In the wake of the financial crisis, BlackRock has emerged as one of the most valued and influential advisers to the U.S. government. Not only is it the world's largest money manager, with $2.7 trillion in assets under management stemming from its acquisition of Barclays Global Investors (due to close in the fourth quarter), BlackRock also has become a key contractor to the U.S. Treasury department because of the quantitative asset manager's expertise in valuing complex debt instruments.
At the heart of BlackRock's rise to prominence has been its analytics, which are housed in the firm's BlackRock Solutions technology division. The technology organization develops BlackRock's analytics and maintains extensive databases. "Fundamentally, these products are incredibly complicated," says Rob Goldstein, managing director and head of BlackRock Solutions. "We fortunately have the modeling capabilities to look at them from the bottom up."
Even before Bear Stearns' hedge funds imploded in spring 2007 and the credit crisis crippled the industry, BlackRock was called on for its risk analytics expertise. "We started to get inquiries to look at portfolios and to provide a risk assessment," relates Goldstein, who declines to name clients but acknowledges that the firm became involved with some of the "headline" names following the market implosion.
Known for its expertise in fixed income, BlackRock reportedly was hired by the federal government to help value and unwind the complex holdings of Bear Stearns, American International Group and Citigroup. In addition the government engaged BlackRock to evaluate Fannie Mae and Freddie Mac, the mortgage finance giants, and to perform risk assessments of banks and insurance companies both in the U.S. and internationally. "It all goes back to the core modeling capabilities," emphasizes Goldstein, who compares the ability of the firm's analytics to provide transparency into complicated instruments to the capabilities of an MRI machine.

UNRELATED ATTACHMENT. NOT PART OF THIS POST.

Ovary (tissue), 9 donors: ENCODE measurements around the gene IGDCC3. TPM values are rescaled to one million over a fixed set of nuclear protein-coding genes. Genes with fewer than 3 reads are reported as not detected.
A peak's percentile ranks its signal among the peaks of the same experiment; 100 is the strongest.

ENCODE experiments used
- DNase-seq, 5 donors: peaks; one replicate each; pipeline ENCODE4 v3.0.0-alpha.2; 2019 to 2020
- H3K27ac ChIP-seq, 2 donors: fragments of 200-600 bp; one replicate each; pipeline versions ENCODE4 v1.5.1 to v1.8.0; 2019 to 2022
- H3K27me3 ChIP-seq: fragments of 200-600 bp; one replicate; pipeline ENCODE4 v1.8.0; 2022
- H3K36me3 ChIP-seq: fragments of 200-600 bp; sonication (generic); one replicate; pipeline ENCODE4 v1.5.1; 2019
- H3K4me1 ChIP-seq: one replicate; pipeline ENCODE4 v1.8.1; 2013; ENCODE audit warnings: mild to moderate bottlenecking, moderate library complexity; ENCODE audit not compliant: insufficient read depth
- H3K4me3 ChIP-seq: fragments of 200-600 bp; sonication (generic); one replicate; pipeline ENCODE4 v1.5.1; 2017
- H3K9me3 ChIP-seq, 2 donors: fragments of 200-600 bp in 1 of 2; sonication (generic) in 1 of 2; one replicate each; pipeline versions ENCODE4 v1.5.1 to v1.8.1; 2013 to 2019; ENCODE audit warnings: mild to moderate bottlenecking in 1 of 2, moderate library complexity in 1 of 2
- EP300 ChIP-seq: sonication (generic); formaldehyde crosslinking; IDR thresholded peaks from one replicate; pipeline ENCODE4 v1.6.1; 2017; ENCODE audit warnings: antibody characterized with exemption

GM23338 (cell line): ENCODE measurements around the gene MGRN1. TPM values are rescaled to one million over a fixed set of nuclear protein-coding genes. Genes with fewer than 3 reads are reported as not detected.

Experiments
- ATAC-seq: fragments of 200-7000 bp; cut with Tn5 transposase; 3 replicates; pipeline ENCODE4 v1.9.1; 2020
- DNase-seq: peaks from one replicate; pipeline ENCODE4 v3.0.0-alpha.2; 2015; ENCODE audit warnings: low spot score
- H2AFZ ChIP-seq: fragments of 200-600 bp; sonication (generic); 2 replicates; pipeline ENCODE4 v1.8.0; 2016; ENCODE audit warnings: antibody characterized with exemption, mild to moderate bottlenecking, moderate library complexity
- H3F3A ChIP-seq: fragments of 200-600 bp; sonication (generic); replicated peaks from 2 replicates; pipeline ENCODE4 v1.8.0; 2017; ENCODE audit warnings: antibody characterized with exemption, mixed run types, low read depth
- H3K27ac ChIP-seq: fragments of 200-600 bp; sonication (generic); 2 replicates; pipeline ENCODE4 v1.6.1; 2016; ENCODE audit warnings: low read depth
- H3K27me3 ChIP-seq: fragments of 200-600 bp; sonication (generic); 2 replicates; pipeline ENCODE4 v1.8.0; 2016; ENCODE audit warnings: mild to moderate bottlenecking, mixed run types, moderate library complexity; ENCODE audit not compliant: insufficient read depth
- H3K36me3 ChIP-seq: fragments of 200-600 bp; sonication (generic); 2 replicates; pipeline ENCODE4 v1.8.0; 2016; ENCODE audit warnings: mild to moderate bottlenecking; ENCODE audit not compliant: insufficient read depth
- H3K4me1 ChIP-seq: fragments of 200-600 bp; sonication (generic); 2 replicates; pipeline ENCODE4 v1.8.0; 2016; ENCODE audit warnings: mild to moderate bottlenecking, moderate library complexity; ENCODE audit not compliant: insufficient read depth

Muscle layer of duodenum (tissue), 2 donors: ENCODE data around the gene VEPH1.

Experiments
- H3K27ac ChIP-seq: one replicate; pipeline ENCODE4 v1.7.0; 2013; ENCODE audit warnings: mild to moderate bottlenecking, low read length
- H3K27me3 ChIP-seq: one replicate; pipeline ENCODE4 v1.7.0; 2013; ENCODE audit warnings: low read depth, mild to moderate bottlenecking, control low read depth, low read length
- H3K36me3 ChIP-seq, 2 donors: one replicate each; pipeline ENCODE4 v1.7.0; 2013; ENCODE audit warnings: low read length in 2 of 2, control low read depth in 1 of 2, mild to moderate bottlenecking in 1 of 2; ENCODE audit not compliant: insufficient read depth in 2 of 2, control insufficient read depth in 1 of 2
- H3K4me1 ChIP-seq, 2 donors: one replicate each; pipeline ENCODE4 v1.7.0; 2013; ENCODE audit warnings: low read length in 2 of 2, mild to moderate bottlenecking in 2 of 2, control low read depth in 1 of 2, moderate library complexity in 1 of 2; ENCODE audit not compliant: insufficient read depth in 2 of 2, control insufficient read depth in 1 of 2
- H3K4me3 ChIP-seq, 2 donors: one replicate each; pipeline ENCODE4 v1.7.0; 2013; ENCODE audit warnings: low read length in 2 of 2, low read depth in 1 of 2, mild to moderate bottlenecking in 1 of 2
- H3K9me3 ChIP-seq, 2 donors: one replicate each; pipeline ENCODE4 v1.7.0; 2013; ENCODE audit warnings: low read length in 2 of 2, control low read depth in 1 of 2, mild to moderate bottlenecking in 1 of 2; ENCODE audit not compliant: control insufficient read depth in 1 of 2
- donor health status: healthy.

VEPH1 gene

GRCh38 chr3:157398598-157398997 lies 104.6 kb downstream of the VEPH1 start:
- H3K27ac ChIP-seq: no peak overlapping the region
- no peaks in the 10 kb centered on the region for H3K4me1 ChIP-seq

The Birth of Aladdin
These capabilities are delivered through Aladdin, BlackRock's enterprise investment management, operations and risk management system. "The roots of Aladdin started with the founding members of the firm," relates Tom Fortin, CIO at BlackRock's headquarters in New York. He explains that with the fast run-up in complex mortgage assets, BlackRock founder and CEO Larry Fink, who previously was head of the mortgage department at First Boston, realized the lack of capabilities on the buy side to understand these products.
"The sell side was leveraging technology in the mortgage space, and the buy side didn't have comparable products to understand these things," adds Goldstein.
So in 1988 BlackRock cofounders Charlie Hallec, currently co-COO, and Ben Golub, the firm's chief risk officer, began building collateralized mortgage obligation (CMO) valuation models, relates Fortin. "That has been one of the guiding principles of the firm -- to understand the risks you are taking, to know where you are, to be able to manage them, and to know the limitations of the products and the models," he says.
"Complete portfolio transparency was and is the theme," observes Goldstein, who says that BlackRock began to get inquiries from other institutional asset managers regarding its analytic capabilities when the U.S. mortgage market went through an earlier implosion in 1994: "Can you take a look at our portfolio?" he recalls being asked.
Over time BlackRock started to make the analytics available to its institutional clients as a risk and analytics platform, expanding it to include various advisory services and eventually the entire Aladdin platform. The company officially launched BlackRock Solutions in 2000.
Today BlackRock Solutions employs 1,000 people and has evolved into a global business with clients that span the Americas, Europe, the Middle East, Asia and Australia. It maintains local client service sites in major cities overseas and across the United States. With about $7 trillion in client assets, BlackRock Solutions is the largest securities and portfolio analytics company in the world, according to Goldstein.
"BlackRock recognized very quickly that the problems its clients were facing were exactly the problems we are facing," explains Fortin. "It was a natural position to create these models, use them ourselves and use the models to help others."
Although it's the largest user of the Aladdin platform, BlackRock collaborates with more than 100 large organizations that use the analytics and risk tools, which ensures that the platform stays best in class, according to Goldstein.